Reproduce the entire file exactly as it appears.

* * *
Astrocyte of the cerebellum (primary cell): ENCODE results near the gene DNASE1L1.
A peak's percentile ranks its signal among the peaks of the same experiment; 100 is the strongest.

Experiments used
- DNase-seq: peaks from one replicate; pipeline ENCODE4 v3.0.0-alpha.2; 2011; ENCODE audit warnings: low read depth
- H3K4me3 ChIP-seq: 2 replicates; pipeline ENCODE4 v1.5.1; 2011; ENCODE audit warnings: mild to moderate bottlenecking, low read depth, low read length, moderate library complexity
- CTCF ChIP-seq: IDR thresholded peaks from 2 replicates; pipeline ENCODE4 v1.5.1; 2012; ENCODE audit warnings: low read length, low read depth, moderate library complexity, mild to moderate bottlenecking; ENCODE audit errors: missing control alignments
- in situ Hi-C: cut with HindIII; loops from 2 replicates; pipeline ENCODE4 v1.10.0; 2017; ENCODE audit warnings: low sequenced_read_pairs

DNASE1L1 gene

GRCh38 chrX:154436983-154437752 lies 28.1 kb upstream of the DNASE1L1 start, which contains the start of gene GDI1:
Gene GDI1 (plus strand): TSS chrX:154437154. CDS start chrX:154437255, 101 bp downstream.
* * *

Astrocyte of the cerebellum (primary cell): ENCODE results near the gene DNASE1L1.
A peak's percentile ranks its signal among the peaks of the same experiment; 100 is the strongest.

Experiments used
- DNase-seq: peaks from one replicate; pipeline ENCODE4 v3.0.0-alpha.2; 2011; ENCODE audit warnings: low read depth
- H3K4me3 ChIP-seq: 2 replicates; pipeline ENCODE4 v1.5.1; 2011; ENCODE audit warnings: mild to moderate bottlenecking, low read depth, low read length, moderate library complexity
- CTCF ChIP-seq: IDR thresholded peaks from 2 replicates; pipeline ENCODE4 v1.5.1; 2012; ENCODE audit warnings: low read length, low read depth, moderate library complexity, mild to moderate bottlenecking; ENCODE audit errors: missing control alignments
- in situ Hi-C: cut with HindIII; loops from 2 replicates; pipeline ENCODE4 v1.10.0; 2017; ENCODE audit warnings: low sequenced_read_pairs

DNASE1L1 gene

GRCh38 chrX:154436983-154437752 lies 28.1 kb upstream of the DNASE1L1 start, which contains the start of gene GDI1:
Gene GDI1 (plus strand): TSS chrX:154437154. CDS start chrX:154437255, 101 bp downstream.